For more on the nitty-gritty, read on.
A Conversation on Folic Acid With Giana Angelo, Ph.D.
Giana Angelo, Ph.D., is a nutrition scientist with the Linus Pauling Institute’s Micronutrient Information Center. In the below interview, she provides context and details about the recent folate findings, in order to clarify the science behind the headlines.
What are the takeaways from the conference abstract?
First off, it’s really important to remember that we are talking about a conference abstract. That means we lack important information about the study design and study population; we have not seen the full data set and statistical analysis; and the findings have not yet been externally reviewed by experts the field. It is extremely premature to make any definitive statements about this data.
That said, the take home messages from the conference abstract include the following:
- Maternal multivitamin use (3-5 times/week) was associated with a reduced risk of autism spectrum disorders (ASD) across all trimesters.
- High maternal folate and vitamin B12 concentrations in the blood were associated with an increased risk of ASD. I’m emphasizing in the blood here because it is an important distinction. The abstract linked high blood levels of folate (not the amount of folate eaten in food or taken as supplements) to an increased risk of ASD.
- The association between high maternal folate concentration in the blood (plasma, to be exact) and ASD was observed at very high concentrations of plasma folate (>59 nmol/L); this concentration far exceeds the upper limit of the normal range of plasma folate concentrations (13.5-45.3 nmol/L) according to the World Health Organization (WHO).
Should women capable of becoming pregnant continue taking folic acid supplements?
Yes! The data does not say that folic acid supplements cause autism.
The science is clear that folate deficiency increases the risk of having a baby with a neural tube defect (NTD) and that folic acid supplementation dramatically reduces the risk of NTDs.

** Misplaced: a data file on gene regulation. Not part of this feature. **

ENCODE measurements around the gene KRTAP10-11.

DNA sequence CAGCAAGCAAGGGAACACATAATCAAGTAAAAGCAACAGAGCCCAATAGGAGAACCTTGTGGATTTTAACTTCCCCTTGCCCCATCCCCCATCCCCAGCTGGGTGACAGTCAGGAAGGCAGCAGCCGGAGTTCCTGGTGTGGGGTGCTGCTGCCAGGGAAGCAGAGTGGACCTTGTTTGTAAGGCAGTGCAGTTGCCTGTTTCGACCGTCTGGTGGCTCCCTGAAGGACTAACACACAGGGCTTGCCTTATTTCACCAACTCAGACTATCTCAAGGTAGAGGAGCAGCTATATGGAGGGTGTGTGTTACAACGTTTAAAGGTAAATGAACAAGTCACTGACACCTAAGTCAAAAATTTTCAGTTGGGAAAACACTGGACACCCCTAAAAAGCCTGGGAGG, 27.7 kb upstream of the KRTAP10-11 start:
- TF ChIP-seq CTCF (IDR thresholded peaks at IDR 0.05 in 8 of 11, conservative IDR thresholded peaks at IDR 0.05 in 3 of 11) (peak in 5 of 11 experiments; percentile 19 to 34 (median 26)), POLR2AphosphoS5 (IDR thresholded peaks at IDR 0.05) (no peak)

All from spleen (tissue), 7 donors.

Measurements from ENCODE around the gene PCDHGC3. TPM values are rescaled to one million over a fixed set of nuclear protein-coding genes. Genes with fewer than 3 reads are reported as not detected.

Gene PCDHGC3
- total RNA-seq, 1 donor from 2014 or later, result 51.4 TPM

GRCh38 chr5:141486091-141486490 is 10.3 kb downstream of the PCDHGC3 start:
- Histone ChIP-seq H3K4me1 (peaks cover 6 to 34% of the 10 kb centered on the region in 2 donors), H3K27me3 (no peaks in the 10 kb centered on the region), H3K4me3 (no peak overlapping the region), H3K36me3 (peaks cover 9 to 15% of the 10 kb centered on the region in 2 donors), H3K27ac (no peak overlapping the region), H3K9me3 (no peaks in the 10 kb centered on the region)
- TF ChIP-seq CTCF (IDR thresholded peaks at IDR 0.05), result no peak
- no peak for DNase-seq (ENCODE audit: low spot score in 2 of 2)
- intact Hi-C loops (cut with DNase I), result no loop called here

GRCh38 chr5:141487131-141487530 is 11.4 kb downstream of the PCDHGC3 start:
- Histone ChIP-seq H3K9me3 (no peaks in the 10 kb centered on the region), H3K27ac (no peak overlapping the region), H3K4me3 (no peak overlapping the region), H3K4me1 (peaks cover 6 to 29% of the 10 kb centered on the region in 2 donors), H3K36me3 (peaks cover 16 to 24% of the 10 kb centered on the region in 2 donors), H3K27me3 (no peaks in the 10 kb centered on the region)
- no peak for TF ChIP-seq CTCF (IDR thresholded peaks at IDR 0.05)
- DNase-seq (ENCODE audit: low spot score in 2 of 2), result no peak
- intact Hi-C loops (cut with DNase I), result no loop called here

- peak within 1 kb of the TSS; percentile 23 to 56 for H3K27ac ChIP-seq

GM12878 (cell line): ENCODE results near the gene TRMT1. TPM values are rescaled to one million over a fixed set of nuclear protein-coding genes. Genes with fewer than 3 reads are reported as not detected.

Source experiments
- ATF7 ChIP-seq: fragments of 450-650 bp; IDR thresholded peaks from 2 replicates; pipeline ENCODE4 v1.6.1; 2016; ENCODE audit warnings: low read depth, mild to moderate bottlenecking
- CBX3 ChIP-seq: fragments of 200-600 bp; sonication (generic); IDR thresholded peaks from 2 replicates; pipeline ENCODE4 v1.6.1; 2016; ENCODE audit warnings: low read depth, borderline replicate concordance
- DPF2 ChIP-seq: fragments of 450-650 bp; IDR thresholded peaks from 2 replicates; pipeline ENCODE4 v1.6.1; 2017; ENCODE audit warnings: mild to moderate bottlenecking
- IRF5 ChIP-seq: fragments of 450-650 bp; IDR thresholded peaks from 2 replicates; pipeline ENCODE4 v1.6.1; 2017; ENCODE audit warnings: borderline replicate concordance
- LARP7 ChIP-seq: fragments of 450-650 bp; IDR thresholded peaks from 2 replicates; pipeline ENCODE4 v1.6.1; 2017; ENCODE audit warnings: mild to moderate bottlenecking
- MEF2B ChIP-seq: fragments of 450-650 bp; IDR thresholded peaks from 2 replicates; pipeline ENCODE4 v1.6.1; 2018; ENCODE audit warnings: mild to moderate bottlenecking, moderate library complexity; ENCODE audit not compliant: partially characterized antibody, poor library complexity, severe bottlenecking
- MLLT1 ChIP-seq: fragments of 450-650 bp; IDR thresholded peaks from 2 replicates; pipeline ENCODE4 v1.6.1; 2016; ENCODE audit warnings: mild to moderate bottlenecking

What’s the optimal dose?
400 micrograms/day of supplemental folic acid in addition to the folate consumed from a mixed diet.
Do we need further studies in this area?
Yes. This sort of observation helps shed light on relationships that warrant further study. The abstract suggests that there may be a subset of women who metabolize/process folate and vitamin B12 differently, and it’s important to understand what is happening inside their body and their cells.
Additionally, this abstract does not tell us why abnormally high blood folate may be linked with autism spectrum disorders in certain women — there are many factors (which were not examined in this study) that could accompany or lead to high blood folate concentration and now scientists need to identify and explore those possibilities.
What are the potential consequences of headlines about this non peer-reviewed research?
Many of the headlines are misleading and inaccurate. The fear is that pregnant women will stop taking folic acid supplements.
What is the bottom-line for women?
Well said by the Atlantic: “Taking supplemental folate during pregnancy is still firmly, clearly, recommended.”
The current recommendations still stand. Pregnant women and women capable of becoming pregnant should supplement with 400 micrograms/day of folic acid in addition to the folate consumed from a mixed diet.